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Home / News / Missouri News / Missouri National Guard is unsung hero in COVID-19 response, governor says
Missouri National Guard
Missouri Department of Public Safety (DPS) Director Sandy Karsten and Governor Mike Parson speak at a media briefing on April 17, 2020 in Jefferson City.

Missouri National Guard is unsung hero in COVID-19 response, governor says

Gov. Mike Parson last week praised the Missouri National Guard for its critical role in the state’s COVID-19 response. National Guard Adjutant Gen. Levon Cumpton said the Guard has staffed 14 state workforce screening sites and has screened more than 541,000 personnel, Missourinet reported.

“We also tested 12,400 Missouri Department of Corrections’ employees, assisted with data entry of more than 80,000 COVID-19 tests and fielded 72,000 phone calls,” he said, adding that the Guard also helped food banks and food pantries serve more than 181,000 meals.

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Cumpton said the Guard’s largest current effort is in support of the state Department of Health and Senior Services, providing 118 service members to support data entry and call center operations, as well as community-based testing efforts.

“Of these 118 service members, 60 are in fact involved in supporting the community-based testing, moving from one location to another across our state at designated areas by Health and Senior Services,” he said.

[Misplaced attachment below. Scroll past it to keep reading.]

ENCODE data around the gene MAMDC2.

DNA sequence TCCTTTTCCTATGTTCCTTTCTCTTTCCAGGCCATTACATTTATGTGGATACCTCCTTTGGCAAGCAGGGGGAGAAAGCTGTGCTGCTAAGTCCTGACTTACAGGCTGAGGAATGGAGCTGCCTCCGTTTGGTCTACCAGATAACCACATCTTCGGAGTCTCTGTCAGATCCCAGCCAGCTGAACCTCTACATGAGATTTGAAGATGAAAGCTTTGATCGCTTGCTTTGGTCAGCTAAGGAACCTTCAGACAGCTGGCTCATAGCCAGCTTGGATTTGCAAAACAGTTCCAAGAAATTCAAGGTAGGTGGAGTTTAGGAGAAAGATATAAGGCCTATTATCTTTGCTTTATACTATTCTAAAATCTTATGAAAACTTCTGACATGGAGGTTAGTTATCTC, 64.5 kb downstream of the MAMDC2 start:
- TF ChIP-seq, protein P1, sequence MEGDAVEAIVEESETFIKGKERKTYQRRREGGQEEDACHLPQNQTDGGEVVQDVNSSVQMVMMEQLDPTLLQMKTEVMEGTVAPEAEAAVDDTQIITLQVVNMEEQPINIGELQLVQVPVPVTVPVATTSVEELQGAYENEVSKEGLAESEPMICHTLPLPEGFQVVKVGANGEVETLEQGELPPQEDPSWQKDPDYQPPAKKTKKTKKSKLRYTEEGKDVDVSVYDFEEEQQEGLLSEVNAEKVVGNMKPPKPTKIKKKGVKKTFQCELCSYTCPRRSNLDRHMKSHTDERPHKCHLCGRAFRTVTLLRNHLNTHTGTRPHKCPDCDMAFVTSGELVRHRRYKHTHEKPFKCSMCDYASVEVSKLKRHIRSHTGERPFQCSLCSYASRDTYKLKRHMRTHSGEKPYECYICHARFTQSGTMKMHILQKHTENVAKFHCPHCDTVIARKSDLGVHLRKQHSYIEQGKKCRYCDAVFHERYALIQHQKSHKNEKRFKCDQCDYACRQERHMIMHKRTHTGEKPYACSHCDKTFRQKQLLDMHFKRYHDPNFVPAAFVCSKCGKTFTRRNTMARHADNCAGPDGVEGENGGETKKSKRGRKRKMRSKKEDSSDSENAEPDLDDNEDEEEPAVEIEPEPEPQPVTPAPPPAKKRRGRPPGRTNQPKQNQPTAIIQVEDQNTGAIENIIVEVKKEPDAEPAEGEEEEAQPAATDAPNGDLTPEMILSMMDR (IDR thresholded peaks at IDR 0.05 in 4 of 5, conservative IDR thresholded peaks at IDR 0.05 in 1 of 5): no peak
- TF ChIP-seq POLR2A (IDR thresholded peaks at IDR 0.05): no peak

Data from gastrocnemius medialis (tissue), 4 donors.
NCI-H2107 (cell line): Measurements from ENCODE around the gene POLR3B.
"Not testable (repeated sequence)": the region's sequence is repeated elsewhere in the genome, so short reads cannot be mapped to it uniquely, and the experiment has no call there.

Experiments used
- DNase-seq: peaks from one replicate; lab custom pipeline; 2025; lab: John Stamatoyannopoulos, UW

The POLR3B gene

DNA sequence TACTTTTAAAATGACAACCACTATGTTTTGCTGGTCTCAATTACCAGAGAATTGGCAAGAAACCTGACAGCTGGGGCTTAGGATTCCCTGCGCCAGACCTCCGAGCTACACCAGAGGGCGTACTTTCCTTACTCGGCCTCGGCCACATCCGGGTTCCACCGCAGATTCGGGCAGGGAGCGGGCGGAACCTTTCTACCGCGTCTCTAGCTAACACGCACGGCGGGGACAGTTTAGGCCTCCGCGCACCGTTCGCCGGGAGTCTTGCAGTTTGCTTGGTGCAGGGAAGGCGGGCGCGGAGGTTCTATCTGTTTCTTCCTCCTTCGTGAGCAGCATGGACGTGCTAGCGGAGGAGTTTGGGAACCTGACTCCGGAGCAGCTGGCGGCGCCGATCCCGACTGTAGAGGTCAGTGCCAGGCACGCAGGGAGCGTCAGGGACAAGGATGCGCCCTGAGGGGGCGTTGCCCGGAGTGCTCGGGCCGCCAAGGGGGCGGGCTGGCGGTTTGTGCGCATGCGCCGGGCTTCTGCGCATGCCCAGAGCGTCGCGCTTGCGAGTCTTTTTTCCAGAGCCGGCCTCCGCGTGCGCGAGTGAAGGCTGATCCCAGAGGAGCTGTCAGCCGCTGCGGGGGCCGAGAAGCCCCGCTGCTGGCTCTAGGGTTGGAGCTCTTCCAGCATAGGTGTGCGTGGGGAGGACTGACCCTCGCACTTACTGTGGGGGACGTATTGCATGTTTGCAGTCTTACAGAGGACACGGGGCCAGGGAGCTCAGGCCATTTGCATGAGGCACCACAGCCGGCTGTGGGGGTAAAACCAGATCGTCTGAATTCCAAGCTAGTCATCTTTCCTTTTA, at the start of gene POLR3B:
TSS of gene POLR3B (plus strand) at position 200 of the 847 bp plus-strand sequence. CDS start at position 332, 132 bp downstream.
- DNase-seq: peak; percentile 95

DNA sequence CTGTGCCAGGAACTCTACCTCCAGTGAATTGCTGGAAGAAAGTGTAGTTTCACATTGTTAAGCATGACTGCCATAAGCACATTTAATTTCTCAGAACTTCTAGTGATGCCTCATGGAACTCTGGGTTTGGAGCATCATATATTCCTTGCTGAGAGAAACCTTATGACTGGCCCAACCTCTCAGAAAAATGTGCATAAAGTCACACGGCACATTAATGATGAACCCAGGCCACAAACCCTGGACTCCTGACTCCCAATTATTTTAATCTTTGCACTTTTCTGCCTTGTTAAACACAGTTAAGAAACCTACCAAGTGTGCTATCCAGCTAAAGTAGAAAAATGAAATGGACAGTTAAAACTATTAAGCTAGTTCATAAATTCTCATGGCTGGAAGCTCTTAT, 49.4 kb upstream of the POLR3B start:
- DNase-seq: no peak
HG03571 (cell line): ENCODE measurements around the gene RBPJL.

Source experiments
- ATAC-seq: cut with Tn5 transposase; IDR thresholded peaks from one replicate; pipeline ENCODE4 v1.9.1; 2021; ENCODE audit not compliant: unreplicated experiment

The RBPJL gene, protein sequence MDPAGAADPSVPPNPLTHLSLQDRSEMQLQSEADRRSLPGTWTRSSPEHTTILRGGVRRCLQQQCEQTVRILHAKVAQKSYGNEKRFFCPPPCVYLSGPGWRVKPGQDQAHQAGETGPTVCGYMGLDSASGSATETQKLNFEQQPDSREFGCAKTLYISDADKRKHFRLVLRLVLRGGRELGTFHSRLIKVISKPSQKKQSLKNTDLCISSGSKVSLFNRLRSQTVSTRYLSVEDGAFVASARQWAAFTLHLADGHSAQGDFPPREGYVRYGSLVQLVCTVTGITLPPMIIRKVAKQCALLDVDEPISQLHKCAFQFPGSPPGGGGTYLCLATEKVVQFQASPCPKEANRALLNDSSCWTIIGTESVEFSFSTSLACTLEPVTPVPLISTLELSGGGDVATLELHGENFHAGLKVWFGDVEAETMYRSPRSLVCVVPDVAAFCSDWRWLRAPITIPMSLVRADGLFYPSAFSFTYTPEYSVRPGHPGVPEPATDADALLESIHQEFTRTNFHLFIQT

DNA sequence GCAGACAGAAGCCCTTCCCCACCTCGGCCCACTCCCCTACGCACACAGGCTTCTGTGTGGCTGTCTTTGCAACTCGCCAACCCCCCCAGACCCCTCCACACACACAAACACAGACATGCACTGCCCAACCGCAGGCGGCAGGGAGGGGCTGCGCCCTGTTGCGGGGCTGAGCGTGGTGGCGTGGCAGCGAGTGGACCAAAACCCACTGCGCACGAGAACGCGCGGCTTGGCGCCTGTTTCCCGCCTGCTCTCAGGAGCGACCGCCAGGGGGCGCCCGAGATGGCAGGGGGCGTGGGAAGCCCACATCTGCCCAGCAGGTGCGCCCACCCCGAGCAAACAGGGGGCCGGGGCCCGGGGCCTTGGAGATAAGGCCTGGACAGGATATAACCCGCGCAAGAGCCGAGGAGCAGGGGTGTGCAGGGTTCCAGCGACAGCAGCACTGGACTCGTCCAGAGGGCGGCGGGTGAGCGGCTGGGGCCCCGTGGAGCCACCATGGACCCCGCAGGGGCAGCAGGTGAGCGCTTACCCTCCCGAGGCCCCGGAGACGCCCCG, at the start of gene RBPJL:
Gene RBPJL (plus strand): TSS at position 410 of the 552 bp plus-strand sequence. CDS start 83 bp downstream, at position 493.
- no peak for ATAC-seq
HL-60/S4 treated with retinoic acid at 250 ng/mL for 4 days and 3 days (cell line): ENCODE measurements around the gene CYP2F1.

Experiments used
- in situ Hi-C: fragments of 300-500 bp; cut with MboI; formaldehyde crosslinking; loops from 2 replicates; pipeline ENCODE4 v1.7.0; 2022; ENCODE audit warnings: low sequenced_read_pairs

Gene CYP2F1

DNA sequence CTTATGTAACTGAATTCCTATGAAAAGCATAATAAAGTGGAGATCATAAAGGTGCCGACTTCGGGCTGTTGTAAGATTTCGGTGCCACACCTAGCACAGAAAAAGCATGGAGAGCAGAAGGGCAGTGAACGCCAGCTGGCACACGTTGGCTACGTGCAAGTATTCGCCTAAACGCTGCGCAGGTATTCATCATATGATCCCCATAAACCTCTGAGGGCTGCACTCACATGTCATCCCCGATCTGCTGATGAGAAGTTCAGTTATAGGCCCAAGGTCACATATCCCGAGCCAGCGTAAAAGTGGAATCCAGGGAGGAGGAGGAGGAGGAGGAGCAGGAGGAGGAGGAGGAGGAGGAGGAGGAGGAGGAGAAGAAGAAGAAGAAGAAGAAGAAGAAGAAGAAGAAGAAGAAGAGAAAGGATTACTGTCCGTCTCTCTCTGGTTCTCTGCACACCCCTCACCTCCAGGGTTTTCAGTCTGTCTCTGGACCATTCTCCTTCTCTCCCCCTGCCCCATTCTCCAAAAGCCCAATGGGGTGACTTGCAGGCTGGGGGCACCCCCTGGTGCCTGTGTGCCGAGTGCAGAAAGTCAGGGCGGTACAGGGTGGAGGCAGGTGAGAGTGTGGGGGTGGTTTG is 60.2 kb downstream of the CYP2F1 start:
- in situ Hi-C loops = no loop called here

The Missouri National Guard also has distributed about 288,000 student meals, in partnership with the state Department of Elementary and Secondary Education.

Parson praised the Guard for helping to construct and staff an alternate care hospital this spring in Florissant, which is located in north St. Louis County. The governor noted that the site was built in 11 days.

The Missouri Department of Health and Senior Services is partnering with the Missouri National Guard and local health departments to offer free COVID-19 testing. The free community testing events are occurring throughout the state and are open to anyone who lives in Missouri. At the testing sites, people will stay in their car and do a self-administered nasal swab, which will then be sent off to a lab for processing. Online registration can speed up the testing process but is not required.

DHSS said Missouri has had 11,170 confirmed COVID cases in the past seven days, out of more than 115,000 tests conducted. Missouri has had 156,696 COVID cases this year, along with 2,582 deaths, according to the DHSS website.

–Alan Goforth | Metro Voice

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